A federal appeals court panel is considering whether federal prison officials can resume forcibly giving anti-psychotic medication to the suspect in the Tucson shooting rampage.
The three-judge panel of the 9th U.S. Circuit Court of Appeals heard arguments from federal prosecutors and Jared Lee Loughner's defense lawyers in Pasadena, Calif., Thursday afternoon. It isn't known when a ruling will be issued.
The same three judges ordered the medication halted late last week after an emergency appeal by Loughner's lawyers.
U.S. District Judge Larry Burns ruled last week doctors at the federal prison in Springfield, Mo., could medicate Loughner after determining he was a danger. Loughner had been forcibly medicated between June 21 and July 1 at a federal facility in Springfield, Mo., after prison officials determined his outbursts there posed a danger.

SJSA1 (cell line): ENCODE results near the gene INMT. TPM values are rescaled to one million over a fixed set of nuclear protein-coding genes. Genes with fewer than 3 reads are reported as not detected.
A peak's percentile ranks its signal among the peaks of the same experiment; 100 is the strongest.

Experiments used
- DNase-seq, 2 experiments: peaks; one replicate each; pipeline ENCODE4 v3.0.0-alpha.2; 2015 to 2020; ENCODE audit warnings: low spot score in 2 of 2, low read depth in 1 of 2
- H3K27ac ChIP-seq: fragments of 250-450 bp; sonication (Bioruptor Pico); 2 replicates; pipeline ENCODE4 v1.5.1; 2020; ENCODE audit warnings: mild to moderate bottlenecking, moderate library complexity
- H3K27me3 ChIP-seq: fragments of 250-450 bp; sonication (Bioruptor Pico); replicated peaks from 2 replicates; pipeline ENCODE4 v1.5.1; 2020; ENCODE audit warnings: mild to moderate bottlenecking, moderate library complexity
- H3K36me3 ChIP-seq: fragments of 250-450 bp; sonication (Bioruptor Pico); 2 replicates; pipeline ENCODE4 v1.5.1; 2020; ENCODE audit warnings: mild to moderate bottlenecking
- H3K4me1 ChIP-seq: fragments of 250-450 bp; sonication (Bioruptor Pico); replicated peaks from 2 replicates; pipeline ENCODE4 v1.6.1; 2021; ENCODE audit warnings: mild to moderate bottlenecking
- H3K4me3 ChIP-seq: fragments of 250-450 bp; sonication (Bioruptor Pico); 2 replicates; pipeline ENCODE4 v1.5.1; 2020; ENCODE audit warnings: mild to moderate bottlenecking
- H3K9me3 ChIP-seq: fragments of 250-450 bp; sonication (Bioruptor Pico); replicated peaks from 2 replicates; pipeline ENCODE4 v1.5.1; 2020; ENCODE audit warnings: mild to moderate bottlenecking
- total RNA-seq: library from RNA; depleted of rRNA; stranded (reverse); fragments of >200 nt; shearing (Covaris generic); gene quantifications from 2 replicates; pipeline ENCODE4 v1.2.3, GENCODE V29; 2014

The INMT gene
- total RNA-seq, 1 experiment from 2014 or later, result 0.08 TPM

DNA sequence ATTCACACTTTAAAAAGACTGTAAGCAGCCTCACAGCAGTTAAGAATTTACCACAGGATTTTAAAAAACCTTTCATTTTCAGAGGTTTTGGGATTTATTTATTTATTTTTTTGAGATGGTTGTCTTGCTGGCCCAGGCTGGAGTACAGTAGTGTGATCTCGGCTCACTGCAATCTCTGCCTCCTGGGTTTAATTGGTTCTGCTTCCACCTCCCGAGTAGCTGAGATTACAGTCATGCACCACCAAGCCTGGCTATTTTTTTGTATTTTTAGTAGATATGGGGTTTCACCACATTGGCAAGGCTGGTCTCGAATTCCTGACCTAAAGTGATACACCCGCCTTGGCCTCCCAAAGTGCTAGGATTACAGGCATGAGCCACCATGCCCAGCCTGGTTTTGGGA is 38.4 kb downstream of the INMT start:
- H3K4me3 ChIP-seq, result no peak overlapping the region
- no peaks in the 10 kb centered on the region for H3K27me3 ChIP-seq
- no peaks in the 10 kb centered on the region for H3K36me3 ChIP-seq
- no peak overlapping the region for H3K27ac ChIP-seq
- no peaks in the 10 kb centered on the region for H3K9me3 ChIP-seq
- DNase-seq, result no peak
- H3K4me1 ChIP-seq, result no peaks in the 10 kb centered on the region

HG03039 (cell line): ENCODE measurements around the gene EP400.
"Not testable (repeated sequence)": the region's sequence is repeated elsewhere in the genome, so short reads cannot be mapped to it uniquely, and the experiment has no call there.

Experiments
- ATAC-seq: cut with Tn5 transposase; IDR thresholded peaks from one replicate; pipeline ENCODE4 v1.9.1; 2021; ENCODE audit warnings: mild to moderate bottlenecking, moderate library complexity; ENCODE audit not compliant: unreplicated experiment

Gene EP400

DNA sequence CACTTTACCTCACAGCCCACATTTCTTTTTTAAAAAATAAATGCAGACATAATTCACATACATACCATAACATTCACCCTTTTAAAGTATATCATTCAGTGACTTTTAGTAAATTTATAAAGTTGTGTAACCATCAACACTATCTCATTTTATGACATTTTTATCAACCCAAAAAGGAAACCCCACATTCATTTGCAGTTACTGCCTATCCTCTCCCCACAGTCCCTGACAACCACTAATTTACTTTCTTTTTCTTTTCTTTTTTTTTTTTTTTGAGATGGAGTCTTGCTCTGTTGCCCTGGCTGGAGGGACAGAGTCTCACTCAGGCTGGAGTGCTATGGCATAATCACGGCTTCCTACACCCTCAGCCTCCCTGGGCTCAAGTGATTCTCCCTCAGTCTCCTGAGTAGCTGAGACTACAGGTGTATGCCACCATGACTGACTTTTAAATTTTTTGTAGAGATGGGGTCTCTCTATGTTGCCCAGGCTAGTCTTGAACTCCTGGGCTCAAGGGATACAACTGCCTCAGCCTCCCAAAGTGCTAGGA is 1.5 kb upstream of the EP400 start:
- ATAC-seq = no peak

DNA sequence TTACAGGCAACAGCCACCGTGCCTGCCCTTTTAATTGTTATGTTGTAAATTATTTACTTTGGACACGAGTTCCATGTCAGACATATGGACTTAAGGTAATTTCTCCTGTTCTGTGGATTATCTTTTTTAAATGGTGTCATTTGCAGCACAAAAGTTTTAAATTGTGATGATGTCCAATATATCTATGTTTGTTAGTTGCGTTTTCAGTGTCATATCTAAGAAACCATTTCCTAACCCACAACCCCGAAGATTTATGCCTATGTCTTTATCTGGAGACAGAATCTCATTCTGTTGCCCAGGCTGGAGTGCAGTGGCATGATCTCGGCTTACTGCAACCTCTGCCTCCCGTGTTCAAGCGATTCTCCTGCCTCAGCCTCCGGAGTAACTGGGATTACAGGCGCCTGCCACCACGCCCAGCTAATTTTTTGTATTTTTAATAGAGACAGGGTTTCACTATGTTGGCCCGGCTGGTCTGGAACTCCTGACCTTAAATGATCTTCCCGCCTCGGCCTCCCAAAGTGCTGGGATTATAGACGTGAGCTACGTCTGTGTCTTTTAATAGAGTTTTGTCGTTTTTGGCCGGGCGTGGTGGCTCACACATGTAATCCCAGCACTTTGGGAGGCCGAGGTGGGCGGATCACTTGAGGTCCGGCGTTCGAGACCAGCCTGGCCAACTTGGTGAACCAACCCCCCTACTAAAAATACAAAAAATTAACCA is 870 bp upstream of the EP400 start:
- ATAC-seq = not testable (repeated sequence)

The 22-year-old has pleaded not guilty to 49 charges in the Jan. 8 shooting that killed six people and wounded 13 others, including Rep. Gabrielle Giffords. He has been at the Missouri facility since late May after mental health experts had determined he suffers from schizophrenia and Burns ruled him mentally unfit to stand trial.
Loughner's lawyers argued that medicating him against his will would violate his right to due process and that he would suffer irreparable harm if the medication continues. They want the temporary injunction preventing the medication kept in place while they pursue a full appeal of Burns' order allowing it to continue.